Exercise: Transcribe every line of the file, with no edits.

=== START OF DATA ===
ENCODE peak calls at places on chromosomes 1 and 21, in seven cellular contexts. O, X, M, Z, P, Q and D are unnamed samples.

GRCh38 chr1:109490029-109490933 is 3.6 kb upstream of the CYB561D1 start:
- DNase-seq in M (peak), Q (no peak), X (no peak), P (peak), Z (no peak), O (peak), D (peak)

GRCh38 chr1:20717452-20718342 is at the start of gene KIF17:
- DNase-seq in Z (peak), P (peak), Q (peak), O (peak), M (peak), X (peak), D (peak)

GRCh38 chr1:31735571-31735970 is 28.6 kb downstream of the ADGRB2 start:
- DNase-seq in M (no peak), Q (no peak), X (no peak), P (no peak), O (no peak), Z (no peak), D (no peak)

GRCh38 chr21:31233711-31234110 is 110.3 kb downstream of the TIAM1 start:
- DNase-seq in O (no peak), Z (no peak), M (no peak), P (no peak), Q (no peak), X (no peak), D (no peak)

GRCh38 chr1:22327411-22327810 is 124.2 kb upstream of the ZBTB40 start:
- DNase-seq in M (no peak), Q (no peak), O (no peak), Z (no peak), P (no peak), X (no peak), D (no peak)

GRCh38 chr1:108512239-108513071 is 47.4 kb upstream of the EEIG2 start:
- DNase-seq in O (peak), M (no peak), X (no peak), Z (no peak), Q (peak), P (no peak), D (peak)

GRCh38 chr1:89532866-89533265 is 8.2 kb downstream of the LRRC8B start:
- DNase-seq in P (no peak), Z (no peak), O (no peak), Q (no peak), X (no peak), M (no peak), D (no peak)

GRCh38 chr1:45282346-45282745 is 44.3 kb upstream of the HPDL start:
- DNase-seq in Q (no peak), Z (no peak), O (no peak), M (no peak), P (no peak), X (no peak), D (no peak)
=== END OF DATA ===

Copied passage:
ENCODE peak calls at places on chromosomes 1 and 21, in seven cellular contexts. O, X, M, Z, P, Q and D are unnamed samples.

GRCh38 chr1:109490029-109490933 is 3.6 kb upstream of the CYB561D1 start:
- DNase-seq in M (peak), Q (no peak), X (no peak), P (peak), Z (no peak), O (peak), D (peak)

GRCh38 chr1:20717452-20718342 is at the start of gene KIF17:
- DNase-seq in Z (peak), P (peak), Q (peak), O (peak), M (peak), X (peak), D (peak)

GRCh38 chr1:31735571-31735970 is 28.6 kb downstream of the ADGRB2 start:
- DNase-seq in M (no peak), Q (no peak), X (no peak), P (no peak), O (no peak), Z (no peak), D (no peak)

GRCh38 chr21:31233711-31234110 is 110.3 kb downstream of the TIAM1 start:
- DNase-seq in O (no peak), Z (no peak), M (no peak), P (no peak), Q (no peak), X (no peak), D (no peak)

GRCh38 chr1:22327411-22327810 is 124.2 kb upstream of the ZBTB40 start:
- DNase-seq in M (no peak), Q (no peak), O (no peak), Z (no peak), P (no peak), X (no peak), D (no peak)

GRCh38 chr1:108512239-108513071 is 47.4 kb upstream of the EEIG2 start:
- DNase-seq in O (peak), M (no peak), X (no peak), Z (no peak), Q (peak), P (no peak), D (peak)

GRCh38 chr1:89532866-89533265 is 8.2 kb downstream of the LRRC8B start:
- DNase-seq in P (no peak), Z (no peak), O (no peak), Q (no peak), X (no peak), M (no peak), D (no peak)

GRCh38 chr1:45282346-45282745 is 44.3 kb upstream of the HPDL start:
- DNase-seq in Q (no peak), Z (no peak), O (no peak), M (no peak), P (no peak), X (no peak), D (no peak)